Believe it or not, school's just about out. Hectic schedules heavy with homework and activities will soon yield to the more laid-back pace of summer.

By Liza N. Burby
June 09, 2015
Boys camping in tent

So what's to stress about? Maybe plenty. "Children -- and parents -- often find transitions difficult, and the school-to-summer change removes many of the structures, routines, and expectations that children rely on," says Scott L. Barking, a psychologist in Brooklyn, New York, and father of three school-age children.

"Many parents go into summer with a wish and a hope, rather than a plan for what they want to accomplish," says Virginia Shiller, a psychologist in New Haven, Connecticut, and author of Rewards for Kids! (Magination Press). "The end result can be a chaotic household with whining children who complain they're bored, argue with each other, and just generally get in Mom's hair." Here are ways to help your family slip into summer with a minimum of mayhem.

Summer Plans

As Shiller says, a successful summer is a well-planned one.

  • Let the kids have input when planning summer activities. Suggest outings such as picnic lunches and day-trips to the aquarium or museum to stoke your kids' imaginations, then ask them for their ideas.
  • Keep them apprised of camp dates, daycare, family trips, and other plans by giving them a detailed calendar. This helps them visualize what's ahead and how to prepare.
  • Set up regular play dates now before vacation schedules make it tough to reach friends, says Jen Singer of Kinnelon, New Jersey, creator of the Web site


All children benefit from clear expectations and some structure during the summer months, says Barking, CEO of the Block Institute, a nonprofit agency that serves developmentally delayed children and adults.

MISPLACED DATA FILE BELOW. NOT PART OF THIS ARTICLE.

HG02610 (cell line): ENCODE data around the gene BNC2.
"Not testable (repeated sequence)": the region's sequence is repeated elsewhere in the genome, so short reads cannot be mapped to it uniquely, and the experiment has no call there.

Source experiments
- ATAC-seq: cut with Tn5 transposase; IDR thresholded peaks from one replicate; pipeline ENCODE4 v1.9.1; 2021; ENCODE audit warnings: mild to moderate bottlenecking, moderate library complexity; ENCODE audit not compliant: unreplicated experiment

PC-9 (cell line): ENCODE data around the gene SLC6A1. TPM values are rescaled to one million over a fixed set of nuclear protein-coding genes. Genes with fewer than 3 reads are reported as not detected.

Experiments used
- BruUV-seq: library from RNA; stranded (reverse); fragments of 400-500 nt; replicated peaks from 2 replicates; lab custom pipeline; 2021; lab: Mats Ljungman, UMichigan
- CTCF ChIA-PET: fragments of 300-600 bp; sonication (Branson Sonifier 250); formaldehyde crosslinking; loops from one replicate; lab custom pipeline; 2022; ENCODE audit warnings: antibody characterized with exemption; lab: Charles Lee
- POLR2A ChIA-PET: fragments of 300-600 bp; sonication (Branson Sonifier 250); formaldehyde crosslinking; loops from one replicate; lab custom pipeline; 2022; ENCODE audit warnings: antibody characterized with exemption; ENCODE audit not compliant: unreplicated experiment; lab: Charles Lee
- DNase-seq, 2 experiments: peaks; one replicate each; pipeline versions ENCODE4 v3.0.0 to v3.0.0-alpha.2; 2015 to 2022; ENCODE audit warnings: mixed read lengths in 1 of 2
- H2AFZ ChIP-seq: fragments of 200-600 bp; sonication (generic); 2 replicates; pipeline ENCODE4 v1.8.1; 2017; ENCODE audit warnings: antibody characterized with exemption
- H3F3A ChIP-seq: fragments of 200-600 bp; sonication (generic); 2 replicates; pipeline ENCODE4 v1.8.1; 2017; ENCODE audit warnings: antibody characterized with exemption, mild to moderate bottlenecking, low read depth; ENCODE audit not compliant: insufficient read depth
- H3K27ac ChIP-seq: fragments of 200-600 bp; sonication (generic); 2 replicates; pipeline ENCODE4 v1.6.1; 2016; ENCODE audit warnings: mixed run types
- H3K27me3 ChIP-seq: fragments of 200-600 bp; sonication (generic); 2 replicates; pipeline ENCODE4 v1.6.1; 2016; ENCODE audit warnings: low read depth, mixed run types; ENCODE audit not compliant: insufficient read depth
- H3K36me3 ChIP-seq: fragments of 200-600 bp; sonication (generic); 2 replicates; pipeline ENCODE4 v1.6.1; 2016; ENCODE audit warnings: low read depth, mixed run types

• Children need adequate sleep year-round for their development. Have set wake-up and bed times.
  • Maintain regular meals too. Poor summer habits such as skipping breakfast or excessive snacking will come back to haunt your kids next school year.
  • Establish daily routines, such as family game time after chores or morning walks for the dog.
  • But don't overschedule. Children need downtime to explore, create, and relax.

Feed the Brain

Many children experience academic slippage during the summer, which can make it difficult for them to get back on track when school starts again, says Stacy DeBroff of Newton, Massachusetts, author of The Mom Book Goes to School: Insider Tips to Ensure Your Child Thrives in Elementary and Middle School (Free Press). Fight academic amnesia by keeping kids intellectually engaged throughout summer.

  • Set aside a regular reading routine. Many libraries offer children's reading clubs with a theme, such as detective books or science fiction.
  • Keep your children physically active by limiting video game, computer, and TV time. Take family bicycle rides or walks, play hopscotch, or shoot hoops.
  • Maintain kids' writing skills by encouraging them to keep a journal of their summer experiences. "Above all, have fun together," says Barking. "All too soon it will be back-to-school time."

Originally published in Better Homes & Gardens magazine, May 2006.


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